On the Procurative, you can find the 100 (or more) year old, famous Hotel Bellevue and Center for Foreign Language (Centar za Strane Jezik). Recently, the former Theater has been converted into a classy bistro style restaurant called "Bajamonti" which is most recently classed as #3 best restaurant in all of Split.
The Croatian National Theater or HNK was been moved to a new location in the 20th century. Located at top end of Marmont Street, it is quite elegantly decorated with gargoyles and other ornate decorations, it displays the work of Ivan Mestrovic, a famous, internationally recognized Croatian sculptor who also designed a coin for the European Union and lived many years in the USA.
Directly outside the Silver Gate, you will be entering the fantastic paved area of town known as the Splitski Pazaar - or just the Pazaara. It has been in existence for over 100 years, bringing in merchants from all over the Split area with homemade cheeses, wines, olive oil - whatever your heart desires!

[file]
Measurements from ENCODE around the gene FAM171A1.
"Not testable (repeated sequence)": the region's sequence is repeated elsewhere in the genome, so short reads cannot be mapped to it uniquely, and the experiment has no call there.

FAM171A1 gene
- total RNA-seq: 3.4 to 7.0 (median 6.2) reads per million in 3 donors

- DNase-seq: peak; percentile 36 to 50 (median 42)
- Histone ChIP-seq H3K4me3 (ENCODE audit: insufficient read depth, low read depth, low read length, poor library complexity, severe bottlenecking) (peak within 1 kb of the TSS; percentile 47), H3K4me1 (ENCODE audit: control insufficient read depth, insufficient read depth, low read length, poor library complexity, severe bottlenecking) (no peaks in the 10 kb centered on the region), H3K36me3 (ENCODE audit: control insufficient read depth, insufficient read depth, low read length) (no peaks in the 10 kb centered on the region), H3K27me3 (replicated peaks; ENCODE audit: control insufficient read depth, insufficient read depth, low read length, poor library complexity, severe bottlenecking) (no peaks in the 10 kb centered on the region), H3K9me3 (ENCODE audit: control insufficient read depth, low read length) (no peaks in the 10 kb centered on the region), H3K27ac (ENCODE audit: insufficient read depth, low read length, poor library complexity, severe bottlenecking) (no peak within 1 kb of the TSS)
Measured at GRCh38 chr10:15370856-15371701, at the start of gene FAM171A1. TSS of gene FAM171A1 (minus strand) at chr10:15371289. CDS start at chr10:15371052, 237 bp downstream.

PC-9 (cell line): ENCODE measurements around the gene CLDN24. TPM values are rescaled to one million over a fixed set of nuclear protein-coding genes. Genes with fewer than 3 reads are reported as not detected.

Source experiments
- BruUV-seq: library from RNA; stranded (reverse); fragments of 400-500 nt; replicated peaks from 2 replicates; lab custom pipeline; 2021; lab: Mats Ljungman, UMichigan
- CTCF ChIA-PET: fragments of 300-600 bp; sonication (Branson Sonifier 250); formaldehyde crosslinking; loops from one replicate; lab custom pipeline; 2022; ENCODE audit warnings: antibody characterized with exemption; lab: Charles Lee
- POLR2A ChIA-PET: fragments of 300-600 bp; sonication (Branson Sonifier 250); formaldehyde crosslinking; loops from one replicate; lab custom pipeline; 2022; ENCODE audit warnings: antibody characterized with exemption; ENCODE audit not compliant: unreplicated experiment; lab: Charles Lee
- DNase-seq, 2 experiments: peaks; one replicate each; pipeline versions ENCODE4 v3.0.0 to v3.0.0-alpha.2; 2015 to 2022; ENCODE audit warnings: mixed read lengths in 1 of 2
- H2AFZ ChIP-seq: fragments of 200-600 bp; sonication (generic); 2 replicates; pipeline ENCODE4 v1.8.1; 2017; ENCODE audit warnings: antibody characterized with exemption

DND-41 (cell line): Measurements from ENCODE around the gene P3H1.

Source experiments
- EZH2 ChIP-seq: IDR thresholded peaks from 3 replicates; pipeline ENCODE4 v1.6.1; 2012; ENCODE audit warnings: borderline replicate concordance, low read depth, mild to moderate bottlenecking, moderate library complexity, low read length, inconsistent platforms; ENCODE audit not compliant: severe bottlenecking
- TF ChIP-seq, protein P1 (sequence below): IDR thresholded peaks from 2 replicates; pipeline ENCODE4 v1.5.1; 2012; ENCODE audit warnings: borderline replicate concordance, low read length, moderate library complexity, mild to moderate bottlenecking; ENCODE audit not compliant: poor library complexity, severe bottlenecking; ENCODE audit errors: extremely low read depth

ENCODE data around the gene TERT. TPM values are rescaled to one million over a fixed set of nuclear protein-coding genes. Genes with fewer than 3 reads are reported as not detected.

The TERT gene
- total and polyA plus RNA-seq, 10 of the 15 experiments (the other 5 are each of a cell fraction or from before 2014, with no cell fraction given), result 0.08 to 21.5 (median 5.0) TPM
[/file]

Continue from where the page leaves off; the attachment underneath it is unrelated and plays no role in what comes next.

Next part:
Inside the Silver Gate
Once inside, you will be taken aback at the fantastic panoramic view of the Peristil, an open, column edged pavilion. It was the center of public life during the Diocletian's day, and remains to this day the often visited home of the city's Cathedral Saint Dominus (Sveti Duje), Bell Tower (Zvonik) and remarkably well preserved ancient arches and columns. Opposite to the Cathedral is the Temple of Jupiter with two black Sphinxes imported during the Diocletian's time from Egypt.
At the moment you enter the Eastern Gate, you will be walking on the Decumanus. A breathtatking view of the Bell Tower unfolds before you. The Decumanus is a long walkway dividing the rectangular shaped palace from East to West. The Decumanus goes from the Silver Gate to the Iron Gate at the Western wall, meeting up with the Cardus traveling in the opposite directions (North to South walkway) intersecting at the Peristil.
the Peristil was, and still is, the heart of the Palace, a pearl of architectural wonder. An open air court surrounded by columns of white and rose quartz, the Peristil was a ceremonial pavilion during the Diocletian's time. Known as the son of Jupiter - a god in his own right - the people would fall down prostrate upon his emergence from his chambers. In addition to the massive columns and arches, there are two visible sphynx's in front of the Diocletian's former Mausoleum (now Cathedral Sveti Duje) and Jupiter's Temple.